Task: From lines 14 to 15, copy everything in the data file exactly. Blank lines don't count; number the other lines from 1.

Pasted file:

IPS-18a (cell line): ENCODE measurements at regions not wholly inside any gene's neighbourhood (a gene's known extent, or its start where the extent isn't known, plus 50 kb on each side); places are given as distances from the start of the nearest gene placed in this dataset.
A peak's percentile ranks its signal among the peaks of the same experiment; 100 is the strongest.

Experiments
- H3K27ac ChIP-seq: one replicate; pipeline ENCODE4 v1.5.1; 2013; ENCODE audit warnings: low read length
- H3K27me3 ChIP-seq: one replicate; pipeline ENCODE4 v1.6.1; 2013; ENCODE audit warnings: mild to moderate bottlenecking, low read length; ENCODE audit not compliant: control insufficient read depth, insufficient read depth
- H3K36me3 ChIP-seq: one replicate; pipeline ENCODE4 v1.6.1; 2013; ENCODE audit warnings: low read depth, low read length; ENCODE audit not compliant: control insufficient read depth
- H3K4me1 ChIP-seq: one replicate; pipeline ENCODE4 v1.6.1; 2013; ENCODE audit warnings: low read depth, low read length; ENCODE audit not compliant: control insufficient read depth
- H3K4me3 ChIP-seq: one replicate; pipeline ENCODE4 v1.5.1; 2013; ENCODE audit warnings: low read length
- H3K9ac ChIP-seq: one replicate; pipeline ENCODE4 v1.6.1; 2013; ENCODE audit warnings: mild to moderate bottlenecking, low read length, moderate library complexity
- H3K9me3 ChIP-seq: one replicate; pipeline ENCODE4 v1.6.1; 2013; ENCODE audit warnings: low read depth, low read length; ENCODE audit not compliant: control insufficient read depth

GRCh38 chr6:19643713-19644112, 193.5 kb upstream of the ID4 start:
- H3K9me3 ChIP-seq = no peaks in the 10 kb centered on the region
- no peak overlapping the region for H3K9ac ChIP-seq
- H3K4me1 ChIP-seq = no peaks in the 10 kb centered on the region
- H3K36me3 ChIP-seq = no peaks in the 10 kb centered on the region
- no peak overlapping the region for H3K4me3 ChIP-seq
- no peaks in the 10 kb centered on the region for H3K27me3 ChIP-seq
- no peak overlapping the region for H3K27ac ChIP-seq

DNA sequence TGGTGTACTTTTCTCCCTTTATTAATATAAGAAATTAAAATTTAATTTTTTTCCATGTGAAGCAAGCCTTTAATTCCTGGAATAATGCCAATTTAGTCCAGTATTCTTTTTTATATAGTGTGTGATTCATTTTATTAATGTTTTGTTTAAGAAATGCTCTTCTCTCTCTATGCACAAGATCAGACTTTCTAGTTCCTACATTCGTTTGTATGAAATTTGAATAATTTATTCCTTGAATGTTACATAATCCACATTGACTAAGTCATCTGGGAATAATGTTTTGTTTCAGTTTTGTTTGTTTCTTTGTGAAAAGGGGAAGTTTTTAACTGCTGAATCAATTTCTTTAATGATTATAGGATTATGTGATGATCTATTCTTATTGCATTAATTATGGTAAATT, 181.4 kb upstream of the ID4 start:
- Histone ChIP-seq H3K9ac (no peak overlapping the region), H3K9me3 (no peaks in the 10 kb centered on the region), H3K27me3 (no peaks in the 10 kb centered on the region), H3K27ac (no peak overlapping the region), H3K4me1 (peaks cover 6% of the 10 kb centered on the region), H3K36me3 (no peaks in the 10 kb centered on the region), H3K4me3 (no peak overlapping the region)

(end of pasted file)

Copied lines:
- H3K4me1 ChIP-seq = no peaks in the 10 kb centered on the region
- H3K36me3 ChIP-seq = no peaks in the 10 kb centered on the region